Vandalism Brings San Juan Capistrano Community Together

Vandalism Brings San Juan Capistrano Community Together
The door of the Mission San Juan Capistrano, which was vandalized, is seen in San Juan Capistrano, Calif., on Dec. 11, 2020. (Courtesy of Mission San Juan Capistrano)
Jack Bradley

Rather than letting vandalism at the historic Mission San Juan Capistrano bring the community down, it instead used the crime as an opportunity to come together.

The 244-year-old Mission’s door was tagged with a heart containing an indecipherable message, and “95 best wishz,” (sic) between the evening of Dec. 10 and early Dec. 11. Supporters of the local Southern California landmark responded by donating money to help fund maintenance and surveillance.

The graffiti has since been cleaned up.

The mission’s executive director, Mechelle Lawrence-Adams, described the act of vandalism as frustrating.

“It’s been a rough year for everybody, and it was just one more thing,” Lawrence-Adams told The Epoch Times. “A salt-in-the-wound kind of thing. It was just so senseless and not meaningful.”

Lawrence-Adams initially posted a photo of the vandalism on her personal Facebook page. After receiving multiple responses, she shared the image on the Mission’s Facebook page, alongside a plea for donations.

It had already been a tough year for the chapel; it was forced to halt many of its offerings due to the state-mandated stay-at-home order.

Many people, upset with the vandalism, showed their support for the center Dec. 12 and Dec. 13 by making donations and shopping at the Mission’s on-site store.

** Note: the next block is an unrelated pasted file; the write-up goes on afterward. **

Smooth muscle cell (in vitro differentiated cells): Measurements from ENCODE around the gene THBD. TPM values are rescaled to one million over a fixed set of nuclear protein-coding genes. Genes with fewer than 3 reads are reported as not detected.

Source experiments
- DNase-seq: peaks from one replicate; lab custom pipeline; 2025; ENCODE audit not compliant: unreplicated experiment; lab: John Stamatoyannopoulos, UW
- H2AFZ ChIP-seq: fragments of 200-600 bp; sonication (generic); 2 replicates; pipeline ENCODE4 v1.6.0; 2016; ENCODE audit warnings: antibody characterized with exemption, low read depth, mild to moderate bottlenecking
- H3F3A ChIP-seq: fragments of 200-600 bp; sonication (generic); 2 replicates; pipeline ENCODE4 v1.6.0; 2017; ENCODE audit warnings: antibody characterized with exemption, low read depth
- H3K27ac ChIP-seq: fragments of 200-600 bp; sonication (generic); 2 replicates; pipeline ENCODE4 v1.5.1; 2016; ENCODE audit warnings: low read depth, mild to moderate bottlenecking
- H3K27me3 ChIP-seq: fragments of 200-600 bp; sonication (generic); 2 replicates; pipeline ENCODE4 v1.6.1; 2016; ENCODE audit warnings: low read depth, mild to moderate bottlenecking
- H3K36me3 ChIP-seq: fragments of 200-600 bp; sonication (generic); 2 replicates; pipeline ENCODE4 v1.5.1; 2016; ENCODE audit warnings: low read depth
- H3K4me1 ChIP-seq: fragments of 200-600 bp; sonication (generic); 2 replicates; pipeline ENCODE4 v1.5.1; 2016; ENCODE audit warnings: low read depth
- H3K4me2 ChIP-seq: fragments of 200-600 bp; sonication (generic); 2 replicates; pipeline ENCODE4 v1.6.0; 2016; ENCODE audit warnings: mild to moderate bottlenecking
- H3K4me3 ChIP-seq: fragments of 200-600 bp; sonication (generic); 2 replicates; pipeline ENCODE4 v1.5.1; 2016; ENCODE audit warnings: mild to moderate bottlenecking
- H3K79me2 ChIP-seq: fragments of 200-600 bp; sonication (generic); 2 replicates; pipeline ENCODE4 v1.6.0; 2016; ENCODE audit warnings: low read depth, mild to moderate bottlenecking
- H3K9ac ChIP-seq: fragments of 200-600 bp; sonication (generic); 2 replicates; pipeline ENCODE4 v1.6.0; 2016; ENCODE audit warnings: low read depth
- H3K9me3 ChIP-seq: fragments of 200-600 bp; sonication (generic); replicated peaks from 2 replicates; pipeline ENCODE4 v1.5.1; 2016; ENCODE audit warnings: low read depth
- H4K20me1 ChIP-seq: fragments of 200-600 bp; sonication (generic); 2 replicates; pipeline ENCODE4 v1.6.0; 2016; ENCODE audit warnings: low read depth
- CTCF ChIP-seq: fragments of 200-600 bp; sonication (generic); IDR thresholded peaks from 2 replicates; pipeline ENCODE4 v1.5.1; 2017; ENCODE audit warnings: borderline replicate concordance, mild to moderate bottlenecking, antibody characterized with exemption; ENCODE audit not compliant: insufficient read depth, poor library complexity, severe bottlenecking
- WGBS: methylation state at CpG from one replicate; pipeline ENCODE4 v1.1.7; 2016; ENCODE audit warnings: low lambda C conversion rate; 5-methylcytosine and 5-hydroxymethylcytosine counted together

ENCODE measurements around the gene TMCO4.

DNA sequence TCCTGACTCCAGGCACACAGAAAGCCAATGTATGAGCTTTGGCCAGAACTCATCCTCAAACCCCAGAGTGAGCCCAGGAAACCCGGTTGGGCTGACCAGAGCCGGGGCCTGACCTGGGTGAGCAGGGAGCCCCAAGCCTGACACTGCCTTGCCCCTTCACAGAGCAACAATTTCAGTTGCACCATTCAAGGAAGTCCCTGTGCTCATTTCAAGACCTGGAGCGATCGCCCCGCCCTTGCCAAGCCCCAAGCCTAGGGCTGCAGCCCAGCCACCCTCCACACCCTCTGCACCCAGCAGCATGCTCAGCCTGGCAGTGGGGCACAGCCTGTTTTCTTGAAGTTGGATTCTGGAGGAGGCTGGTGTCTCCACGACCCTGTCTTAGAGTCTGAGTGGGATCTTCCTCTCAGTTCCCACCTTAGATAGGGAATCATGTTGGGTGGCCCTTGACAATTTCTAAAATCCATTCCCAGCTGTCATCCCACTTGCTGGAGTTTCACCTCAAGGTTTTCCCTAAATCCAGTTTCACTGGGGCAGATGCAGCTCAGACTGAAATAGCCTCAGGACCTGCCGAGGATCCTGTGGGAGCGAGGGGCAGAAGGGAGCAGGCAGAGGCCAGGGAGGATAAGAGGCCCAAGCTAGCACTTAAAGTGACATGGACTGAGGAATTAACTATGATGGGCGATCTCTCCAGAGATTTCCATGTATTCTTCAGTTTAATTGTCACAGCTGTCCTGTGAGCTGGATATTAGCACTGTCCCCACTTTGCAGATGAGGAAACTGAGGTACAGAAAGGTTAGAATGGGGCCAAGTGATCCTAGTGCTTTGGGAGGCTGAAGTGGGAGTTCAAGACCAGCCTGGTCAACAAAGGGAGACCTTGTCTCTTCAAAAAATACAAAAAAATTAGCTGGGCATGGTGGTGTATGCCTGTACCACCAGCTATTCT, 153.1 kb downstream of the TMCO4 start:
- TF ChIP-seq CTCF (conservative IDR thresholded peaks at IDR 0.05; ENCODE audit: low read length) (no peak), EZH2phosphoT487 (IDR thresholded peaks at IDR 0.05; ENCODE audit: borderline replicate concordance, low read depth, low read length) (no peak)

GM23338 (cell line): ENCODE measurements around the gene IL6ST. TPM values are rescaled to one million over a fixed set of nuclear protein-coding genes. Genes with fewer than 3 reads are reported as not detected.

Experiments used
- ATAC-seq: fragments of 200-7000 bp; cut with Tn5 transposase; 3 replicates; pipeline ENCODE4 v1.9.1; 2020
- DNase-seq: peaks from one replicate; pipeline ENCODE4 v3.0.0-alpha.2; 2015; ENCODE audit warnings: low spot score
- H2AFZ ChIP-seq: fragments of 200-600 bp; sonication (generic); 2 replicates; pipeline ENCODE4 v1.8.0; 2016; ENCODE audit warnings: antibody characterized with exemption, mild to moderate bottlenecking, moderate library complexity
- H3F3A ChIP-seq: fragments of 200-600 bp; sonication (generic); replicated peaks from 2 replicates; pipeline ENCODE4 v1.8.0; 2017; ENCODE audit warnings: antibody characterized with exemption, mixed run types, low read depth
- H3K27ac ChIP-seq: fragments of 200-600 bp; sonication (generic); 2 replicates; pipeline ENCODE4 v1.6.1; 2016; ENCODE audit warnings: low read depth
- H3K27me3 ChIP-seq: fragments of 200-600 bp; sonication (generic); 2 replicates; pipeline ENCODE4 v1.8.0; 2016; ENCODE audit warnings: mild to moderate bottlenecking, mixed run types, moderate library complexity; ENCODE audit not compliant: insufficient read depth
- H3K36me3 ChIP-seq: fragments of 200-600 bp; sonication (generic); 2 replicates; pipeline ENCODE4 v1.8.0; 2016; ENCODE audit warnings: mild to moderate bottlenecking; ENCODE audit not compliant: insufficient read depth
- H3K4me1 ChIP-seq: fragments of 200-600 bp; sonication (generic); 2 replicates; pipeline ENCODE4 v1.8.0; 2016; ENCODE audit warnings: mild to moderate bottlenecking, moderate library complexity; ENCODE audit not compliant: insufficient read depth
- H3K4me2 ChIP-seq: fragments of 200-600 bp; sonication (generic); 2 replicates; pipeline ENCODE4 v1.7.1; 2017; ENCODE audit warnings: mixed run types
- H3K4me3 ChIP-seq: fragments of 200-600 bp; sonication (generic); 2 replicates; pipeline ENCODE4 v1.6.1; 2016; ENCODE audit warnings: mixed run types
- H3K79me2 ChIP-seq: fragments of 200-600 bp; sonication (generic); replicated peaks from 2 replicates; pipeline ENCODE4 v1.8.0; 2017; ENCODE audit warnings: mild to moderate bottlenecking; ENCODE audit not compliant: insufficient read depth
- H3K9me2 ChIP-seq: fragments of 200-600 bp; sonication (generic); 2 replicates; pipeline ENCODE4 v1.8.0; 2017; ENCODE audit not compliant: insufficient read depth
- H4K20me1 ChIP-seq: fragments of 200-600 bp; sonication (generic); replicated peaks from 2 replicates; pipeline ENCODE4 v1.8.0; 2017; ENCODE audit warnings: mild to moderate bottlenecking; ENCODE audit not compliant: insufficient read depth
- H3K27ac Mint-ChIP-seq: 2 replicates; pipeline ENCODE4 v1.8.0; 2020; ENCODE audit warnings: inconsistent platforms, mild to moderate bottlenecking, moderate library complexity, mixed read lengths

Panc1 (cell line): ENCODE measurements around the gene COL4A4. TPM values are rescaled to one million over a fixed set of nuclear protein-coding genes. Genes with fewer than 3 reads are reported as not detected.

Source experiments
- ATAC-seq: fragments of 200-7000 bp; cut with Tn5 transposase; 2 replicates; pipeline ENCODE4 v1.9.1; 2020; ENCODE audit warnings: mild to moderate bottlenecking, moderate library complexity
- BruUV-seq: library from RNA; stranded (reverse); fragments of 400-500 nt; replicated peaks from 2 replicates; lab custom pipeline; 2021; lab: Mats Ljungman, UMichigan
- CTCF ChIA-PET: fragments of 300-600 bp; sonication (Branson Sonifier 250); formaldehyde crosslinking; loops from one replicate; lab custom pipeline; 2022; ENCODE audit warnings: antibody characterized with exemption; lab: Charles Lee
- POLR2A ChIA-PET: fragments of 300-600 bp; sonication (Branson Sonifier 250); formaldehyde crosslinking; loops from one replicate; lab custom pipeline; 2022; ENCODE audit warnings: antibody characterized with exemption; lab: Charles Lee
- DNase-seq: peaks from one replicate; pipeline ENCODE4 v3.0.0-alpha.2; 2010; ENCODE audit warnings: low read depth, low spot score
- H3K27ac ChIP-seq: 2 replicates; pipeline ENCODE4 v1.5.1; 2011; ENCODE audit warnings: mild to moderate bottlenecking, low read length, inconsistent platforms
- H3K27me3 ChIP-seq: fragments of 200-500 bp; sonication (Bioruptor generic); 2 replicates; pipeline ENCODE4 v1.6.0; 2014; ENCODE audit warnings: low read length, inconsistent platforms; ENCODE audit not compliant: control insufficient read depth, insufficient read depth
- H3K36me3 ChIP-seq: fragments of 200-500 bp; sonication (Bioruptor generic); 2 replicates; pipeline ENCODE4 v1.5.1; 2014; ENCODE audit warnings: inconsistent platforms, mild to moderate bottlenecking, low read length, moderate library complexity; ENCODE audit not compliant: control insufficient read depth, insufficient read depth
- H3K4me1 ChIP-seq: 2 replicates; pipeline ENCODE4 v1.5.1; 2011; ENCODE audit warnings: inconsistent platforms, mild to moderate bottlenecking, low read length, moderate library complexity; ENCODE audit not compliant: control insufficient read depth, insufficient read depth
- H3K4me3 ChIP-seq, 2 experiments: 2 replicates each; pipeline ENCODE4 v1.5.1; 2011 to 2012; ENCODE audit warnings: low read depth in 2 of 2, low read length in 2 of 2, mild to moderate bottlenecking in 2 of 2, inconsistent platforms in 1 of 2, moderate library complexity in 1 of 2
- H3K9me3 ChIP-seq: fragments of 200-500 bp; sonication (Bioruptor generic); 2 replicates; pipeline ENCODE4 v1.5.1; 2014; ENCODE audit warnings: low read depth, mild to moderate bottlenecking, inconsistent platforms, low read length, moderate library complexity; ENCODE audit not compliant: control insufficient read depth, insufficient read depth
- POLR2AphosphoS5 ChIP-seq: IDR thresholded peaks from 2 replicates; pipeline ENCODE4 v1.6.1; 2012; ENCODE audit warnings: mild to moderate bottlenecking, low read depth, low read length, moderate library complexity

Lawrence-Adams was “shocked” to see so much support from the community, as the situation quickly turned from a “negative into a positive.”

“It was unbelievable. They called. I’ve gotten a lot of emails from people, just really positive,” Lawrence-Adams said. “The community was really great. I feel like we kind of had our ‘Wonderful Life’ moment. A lot of people stepped up to help us out.

“The Mission means so much, whether you’re Catholic or not,” she continued. “The community at large sees Mission San Juan as a really special place. It’s painful to see something like that be defaced in a senseless way. People are really craving traditions and the closeness [that Christmastime brings]. There’s still a lot of good in humanity, despite what you might think otherwise. It’s an opportunity that I did not see coming.”

Mission San Juan Capistrano was founded in November 1776 by Junipero Serra, according to its website. It was the seventh of 21 missions established in California by the Spanish.